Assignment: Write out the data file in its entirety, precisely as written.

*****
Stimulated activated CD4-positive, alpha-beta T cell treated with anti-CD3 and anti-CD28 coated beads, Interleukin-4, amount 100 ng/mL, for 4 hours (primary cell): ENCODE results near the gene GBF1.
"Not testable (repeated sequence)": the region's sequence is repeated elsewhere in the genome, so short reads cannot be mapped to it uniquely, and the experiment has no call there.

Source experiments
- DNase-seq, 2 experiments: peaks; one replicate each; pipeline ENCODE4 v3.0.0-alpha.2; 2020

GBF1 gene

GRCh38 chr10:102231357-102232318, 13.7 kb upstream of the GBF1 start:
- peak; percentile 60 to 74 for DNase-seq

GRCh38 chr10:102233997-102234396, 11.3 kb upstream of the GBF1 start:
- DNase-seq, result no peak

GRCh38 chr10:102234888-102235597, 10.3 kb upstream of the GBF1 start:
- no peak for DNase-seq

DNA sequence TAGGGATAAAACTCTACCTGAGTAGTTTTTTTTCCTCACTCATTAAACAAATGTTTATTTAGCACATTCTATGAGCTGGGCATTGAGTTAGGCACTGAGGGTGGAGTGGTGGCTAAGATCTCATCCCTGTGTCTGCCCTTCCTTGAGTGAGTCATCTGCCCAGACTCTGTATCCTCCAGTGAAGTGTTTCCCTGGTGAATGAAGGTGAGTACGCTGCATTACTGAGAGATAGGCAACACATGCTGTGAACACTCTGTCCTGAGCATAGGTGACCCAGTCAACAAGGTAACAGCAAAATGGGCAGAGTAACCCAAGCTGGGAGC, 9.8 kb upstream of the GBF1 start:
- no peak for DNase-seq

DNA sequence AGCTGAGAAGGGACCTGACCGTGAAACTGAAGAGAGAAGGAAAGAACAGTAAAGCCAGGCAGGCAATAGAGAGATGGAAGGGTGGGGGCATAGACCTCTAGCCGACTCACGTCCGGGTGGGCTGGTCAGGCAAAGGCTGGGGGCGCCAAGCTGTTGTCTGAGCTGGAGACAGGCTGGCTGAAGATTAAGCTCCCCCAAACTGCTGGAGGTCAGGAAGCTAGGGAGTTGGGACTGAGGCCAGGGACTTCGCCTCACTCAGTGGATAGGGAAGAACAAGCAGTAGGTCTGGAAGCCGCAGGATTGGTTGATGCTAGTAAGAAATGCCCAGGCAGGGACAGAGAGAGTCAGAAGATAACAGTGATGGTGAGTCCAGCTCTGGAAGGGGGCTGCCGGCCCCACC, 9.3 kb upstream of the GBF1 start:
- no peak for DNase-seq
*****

Stimulated activated CD4-positive, alpha-beta T cell treated with anti-CD3 and anti-CD28 coated beads, Interleukin-4, amount 100 ng/mL, for 4 hours (primary cell): ENCODE results near the gene GBF1.
"Not testable (repeated sequence)": the region's sequence is repeated elsewhere in the genome, so short reads cannot be mapped to it uniquely, and the experiment has no call there.

Source experiments
- DNase-seq, 2 experiments: peaks; one replicate each; pipeline ENCODE4 v3.0.0-alpha.2; 2020

GBF1 gene

GRCh38 chr10:102231357-102232318, 13.7 kb upstream of the GBF1 start:
- peak; percentile 60 to 74 for DNase-seq

GRCh38 chr10:102233997-102234396, 11.3 kb upstream of the GBF1 start:
- DNase-seq, result no peak

GRCh38 chr10:102234888-102235597, 10.3 kb upstream of the GBF1 start:
- no peak for DNase-seq

DNA sequence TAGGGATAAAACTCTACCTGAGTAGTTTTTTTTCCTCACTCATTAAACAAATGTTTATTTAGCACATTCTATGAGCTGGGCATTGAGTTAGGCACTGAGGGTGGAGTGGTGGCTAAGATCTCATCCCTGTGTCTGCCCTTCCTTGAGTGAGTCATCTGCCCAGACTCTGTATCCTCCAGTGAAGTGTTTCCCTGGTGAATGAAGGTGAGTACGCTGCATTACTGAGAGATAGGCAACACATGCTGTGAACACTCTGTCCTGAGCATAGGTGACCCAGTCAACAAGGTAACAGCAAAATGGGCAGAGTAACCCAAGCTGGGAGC, 9.8 kb upstream of the GBF1 start:
- no peak for DNase-seq

DNA sequence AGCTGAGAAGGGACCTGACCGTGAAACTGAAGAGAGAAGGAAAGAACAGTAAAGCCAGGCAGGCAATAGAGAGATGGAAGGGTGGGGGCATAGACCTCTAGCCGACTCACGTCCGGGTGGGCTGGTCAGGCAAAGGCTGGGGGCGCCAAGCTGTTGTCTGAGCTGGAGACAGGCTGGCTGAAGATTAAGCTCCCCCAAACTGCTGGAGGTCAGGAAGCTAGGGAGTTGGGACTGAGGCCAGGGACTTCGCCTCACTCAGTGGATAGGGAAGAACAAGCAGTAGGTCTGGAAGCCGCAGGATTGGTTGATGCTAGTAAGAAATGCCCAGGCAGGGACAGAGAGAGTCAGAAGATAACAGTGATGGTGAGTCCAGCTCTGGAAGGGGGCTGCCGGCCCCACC, 9.3 kb upstream of the GBF1 start:
- no peak for DNase-seq